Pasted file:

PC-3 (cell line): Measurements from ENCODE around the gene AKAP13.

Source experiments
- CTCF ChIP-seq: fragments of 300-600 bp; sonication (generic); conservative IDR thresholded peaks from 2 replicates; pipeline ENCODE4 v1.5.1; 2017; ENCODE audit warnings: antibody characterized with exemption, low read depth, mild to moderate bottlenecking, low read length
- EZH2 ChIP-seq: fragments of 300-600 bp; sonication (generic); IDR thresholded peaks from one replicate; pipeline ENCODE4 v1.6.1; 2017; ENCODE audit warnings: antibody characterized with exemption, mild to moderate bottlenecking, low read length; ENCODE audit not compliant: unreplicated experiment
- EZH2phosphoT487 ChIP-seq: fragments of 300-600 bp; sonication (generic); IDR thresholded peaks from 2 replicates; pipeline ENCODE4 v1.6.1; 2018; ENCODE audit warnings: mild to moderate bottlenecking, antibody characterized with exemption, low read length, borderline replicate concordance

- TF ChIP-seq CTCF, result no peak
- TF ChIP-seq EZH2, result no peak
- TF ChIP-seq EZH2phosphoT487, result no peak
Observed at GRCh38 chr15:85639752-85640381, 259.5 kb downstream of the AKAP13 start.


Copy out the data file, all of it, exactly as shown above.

PC-3 (cell line): Measurements from ENCODE around the gene AKAP13.

Source experiments
- CTCF ChIP-seq: fragments of 300-600 bp; sonication (generic); conservative IDR thresholded peaks from 2 replicates; pipeline ENCODE4 v1.5.1; 2017; ENCODE audit warnings: antibody characterized with exemption, low read depth, mild to moderate bottlenecking, low read length
- EZH2 ChIP-seq: fragments of 300-600 bp; sonication (generic); IDR thresholded peaks from one replicate; pipeline ENCODE4 v1.6.1; 2017; ENCODE audit warnings: antibody characterized with exemption, mild to moderate bottlenecking, low read length; ENCODE audit not compliant: unreplicated experiment
- EZH2phosphoT487 ChIP-seq: fragments of 300-600 bp; sonication (generic); IDR thresholded peaks from 2 replicates; pipeline ENCODE4 v1.6.1; 2018; ENCODE audit warnings: mild to moderate bottlenecking, antibody characterized with exemption, low read length, borderline replicate concordance

- TF ChIP-seq CTCF, result no peak
- TF ChIP-seq EZH2, result no peak
- TF ChIP-seq EZH2phosphoT487, result no peak
Observed at GRCh38 chr15:85639752-85640381, 259.5 kb downstream of the AKAP13 start.